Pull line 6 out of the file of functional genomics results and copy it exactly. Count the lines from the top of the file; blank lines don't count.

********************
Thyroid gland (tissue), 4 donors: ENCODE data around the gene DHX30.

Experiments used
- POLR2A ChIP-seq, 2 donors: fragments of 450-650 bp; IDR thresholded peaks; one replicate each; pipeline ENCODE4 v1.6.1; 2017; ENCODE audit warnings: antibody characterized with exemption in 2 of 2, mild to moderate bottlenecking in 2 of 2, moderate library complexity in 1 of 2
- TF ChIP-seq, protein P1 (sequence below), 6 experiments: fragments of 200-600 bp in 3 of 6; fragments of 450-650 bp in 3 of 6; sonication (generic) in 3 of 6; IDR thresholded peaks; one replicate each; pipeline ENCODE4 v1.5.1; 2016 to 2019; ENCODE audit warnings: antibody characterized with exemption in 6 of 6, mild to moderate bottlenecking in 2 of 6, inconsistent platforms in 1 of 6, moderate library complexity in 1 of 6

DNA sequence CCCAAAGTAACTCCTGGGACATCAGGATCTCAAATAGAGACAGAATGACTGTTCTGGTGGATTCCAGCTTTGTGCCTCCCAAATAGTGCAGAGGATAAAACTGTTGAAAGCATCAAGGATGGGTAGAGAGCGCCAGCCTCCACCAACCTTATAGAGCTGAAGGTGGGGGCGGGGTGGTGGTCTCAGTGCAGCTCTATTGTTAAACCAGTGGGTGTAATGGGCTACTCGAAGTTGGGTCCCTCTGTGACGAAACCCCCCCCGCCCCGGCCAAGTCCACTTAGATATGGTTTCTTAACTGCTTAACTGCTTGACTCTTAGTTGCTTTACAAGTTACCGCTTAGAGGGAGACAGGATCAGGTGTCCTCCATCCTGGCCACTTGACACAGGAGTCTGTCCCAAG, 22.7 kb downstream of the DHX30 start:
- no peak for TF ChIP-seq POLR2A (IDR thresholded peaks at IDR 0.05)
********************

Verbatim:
- no peak for TF ChIP-seq POLR2A (IDR thresholded peaks at IDR 0.05)